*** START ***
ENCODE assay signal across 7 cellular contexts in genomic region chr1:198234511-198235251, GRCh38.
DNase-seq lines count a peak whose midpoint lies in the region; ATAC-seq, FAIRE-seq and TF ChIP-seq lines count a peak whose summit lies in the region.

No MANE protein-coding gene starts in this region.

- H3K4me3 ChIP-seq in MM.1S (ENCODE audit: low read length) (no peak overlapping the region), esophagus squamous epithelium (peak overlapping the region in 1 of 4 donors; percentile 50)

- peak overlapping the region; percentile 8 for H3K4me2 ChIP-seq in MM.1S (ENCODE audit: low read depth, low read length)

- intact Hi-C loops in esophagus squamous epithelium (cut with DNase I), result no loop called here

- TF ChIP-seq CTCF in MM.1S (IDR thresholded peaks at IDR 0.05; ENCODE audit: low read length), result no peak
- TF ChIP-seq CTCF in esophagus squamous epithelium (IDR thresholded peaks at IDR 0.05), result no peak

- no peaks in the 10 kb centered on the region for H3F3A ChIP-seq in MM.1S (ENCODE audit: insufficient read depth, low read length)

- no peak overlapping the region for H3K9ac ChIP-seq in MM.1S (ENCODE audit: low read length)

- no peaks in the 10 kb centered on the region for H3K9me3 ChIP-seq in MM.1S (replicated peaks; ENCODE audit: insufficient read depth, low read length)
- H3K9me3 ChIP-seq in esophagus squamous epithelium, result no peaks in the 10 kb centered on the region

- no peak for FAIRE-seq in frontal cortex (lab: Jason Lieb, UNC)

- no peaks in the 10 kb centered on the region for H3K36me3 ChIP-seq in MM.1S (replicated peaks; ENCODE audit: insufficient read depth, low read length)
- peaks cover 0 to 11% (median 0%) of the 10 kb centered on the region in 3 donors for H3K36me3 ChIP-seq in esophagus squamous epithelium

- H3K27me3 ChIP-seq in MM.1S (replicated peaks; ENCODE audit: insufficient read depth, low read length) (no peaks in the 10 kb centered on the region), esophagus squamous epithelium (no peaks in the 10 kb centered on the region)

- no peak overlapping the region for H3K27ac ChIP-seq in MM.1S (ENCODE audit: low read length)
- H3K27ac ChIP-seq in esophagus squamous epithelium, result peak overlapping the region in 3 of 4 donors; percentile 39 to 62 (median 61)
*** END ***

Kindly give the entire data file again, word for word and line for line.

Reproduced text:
ENCODE assay signal across 7 cellular contexts in genomic region chr1:198234511-198235251, GRCh38.
DNase-seq lines count a peak whose midpoint lies in the region; ATAC-seq, FAIRE-seq and TF ChIP-seq lines count a peak whose summit lies in the region.

No MANE protein-coding gene starts in this region.

- H3K4me3 ChIP-seq in MM.1S (ENCODE audit: low read length) (no peak overlapping the region), esophagus squamous epithelium (peak overlapping the region in 1 of 4 donors; percentile 50)

- peak overlapping the region; percentile 8 for H3K4me2 ChIP-seq in MM.1S (ENCODE audit: low read depth, low read length)

- intact Hi-C loops in esophagus squamous epithelium (cut with DNase I), result no loop called here

- TF ChIP-seq CTCF in MM.1S (IDR thresholded peaks at IDR 0.05; ENCODE audit: low read length), result no peak
- TF ChIP-seq CTCF in esophagus squamous epithelium (IDR thresholded peaks at IDR 0.05), result no peak

- no peaks in the 10 kb centered on the region for H3F3A ChIP-seq in MM.1S (ENCODE audit: insufficient read depth, low read length)

- no peak overlapping the region for H3K9ac ChIP-seq in MM.1S (ENCODE audit: low read length)

- no peaks in the 10 kb centered on the region for H3K9me3 ChIP-seq in MM.1S (replicated peaks; ENCODE audit: insufficient read depth, low read length)
- H3K9me3 ChIP-seq in esophagus squamous epithelium, result no peaks in the 10 kb centered on the region

- no peak for FAIRE-seq in frontal cortex (lab: Jason Lieb, UNC)

- no peaks in the 10 kb centered on the region for H3K36me3 ChIP-seq in MM.1S (replicated peaks; ENCODE audit: insufficient read depth, low read length)
- peaks cover 0 to 11% (median 0%) of the 10 kb centered on the region in 3 donors for H3K36me3 ChIP-seq in esophagus squamous epithelium

- H3K27me3 ChIP-seq in MM.1S (replicated peaks; ENCODE audit: insufficient read depth, low read length) (no peaks in the 10 kb centered on the region), esophagus squamous epithelium (no peaks in the 10 kb centered on the region)

- no peak overlapping the region for H3K27ac ChIP-seq in MM.1S (ENCODE audit: low read length)
- H3K27ac ChIP-seq in esophagus squamous epithelium, result peak overlapping the region in 3 of 4 donors; percentile 39 to 62 (median 61)